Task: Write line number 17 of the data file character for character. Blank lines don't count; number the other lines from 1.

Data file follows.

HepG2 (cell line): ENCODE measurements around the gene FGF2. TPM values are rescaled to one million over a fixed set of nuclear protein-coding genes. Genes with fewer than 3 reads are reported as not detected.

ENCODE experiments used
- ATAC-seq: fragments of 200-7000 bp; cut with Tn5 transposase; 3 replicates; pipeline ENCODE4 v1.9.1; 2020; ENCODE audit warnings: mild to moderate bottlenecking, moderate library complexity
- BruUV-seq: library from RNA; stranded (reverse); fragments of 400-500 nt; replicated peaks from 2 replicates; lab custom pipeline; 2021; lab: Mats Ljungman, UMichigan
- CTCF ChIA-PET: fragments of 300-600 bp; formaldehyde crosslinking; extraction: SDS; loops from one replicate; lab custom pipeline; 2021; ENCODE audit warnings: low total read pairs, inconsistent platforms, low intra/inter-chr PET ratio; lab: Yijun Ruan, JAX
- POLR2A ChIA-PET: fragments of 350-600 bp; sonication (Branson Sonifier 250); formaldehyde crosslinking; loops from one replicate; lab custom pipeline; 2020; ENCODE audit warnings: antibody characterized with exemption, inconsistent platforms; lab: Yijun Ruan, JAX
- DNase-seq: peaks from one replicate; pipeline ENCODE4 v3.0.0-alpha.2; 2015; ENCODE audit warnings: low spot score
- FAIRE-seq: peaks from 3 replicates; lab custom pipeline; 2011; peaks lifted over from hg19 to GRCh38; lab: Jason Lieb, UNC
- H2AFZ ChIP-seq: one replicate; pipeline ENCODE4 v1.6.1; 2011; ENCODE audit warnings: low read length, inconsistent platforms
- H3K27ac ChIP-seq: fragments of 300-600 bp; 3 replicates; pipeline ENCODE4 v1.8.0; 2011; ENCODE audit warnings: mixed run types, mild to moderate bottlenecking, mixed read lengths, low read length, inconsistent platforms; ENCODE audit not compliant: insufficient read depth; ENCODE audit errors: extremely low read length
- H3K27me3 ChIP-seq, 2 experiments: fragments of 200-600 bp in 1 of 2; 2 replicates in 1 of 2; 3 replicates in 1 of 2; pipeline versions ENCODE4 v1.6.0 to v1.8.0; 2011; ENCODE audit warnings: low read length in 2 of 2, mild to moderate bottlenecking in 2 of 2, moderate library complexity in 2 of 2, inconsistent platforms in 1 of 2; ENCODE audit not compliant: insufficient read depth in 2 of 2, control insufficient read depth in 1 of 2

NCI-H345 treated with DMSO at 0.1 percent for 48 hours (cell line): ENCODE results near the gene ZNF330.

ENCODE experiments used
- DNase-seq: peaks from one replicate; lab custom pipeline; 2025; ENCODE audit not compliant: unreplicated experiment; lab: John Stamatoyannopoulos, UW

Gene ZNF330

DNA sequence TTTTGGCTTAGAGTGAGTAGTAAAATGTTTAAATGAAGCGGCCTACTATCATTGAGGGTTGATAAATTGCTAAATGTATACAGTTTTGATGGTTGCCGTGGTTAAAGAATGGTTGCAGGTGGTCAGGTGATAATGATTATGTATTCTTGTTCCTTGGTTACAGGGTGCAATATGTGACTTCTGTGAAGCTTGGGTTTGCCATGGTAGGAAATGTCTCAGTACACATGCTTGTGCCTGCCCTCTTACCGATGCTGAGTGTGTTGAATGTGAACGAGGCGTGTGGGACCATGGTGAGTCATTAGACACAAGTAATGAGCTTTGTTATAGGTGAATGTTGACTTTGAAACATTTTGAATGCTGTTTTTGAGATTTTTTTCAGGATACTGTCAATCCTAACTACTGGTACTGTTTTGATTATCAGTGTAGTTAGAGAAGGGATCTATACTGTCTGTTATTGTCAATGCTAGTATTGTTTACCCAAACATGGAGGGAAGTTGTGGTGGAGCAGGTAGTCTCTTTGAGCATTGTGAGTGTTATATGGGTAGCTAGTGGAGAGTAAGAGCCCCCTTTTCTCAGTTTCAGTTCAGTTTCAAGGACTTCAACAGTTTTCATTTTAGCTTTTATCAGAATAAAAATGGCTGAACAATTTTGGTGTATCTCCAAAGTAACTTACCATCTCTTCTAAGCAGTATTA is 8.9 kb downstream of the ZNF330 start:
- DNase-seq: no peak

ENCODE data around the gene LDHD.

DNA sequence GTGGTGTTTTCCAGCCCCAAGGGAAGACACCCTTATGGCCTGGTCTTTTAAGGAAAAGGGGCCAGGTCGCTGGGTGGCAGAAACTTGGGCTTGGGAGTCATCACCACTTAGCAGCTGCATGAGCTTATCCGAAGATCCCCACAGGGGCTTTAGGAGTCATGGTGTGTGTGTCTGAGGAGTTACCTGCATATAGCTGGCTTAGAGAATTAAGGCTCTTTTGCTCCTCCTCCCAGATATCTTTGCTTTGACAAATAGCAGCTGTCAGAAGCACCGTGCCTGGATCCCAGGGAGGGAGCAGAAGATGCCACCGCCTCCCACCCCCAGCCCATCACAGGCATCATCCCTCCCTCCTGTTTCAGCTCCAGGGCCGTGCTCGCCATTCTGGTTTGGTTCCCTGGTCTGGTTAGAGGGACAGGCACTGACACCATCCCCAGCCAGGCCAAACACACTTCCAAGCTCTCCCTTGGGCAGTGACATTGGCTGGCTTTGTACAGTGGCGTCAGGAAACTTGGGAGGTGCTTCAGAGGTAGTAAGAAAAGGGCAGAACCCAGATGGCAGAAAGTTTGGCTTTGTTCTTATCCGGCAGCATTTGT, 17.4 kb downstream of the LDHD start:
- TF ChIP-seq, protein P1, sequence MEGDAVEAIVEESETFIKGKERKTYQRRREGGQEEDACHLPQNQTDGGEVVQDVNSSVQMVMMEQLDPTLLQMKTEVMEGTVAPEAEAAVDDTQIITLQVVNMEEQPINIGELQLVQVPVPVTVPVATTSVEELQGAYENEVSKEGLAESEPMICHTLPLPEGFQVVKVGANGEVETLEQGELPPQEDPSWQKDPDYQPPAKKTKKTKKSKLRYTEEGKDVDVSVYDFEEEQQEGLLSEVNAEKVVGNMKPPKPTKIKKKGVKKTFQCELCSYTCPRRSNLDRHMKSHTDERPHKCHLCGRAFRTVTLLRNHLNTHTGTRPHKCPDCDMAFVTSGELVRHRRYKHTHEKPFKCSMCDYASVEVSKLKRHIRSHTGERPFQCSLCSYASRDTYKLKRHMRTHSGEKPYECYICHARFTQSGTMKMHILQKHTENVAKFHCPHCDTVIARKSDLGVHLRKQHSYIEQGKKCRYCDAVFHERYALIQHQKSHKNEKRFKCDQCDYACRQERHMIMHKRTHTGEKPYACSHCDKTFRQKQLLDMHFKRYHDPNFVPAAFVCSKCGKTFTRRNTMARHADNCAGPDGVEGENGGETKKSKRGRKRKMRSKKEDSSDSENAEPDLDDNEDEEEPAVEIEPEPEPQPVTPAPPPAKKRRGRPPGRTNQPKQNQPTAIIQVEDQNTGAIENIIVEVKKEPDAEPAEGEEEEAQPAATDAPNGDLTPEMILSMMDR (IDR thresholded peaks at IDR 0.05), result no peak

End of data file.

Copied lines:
- DNase-seq: no peak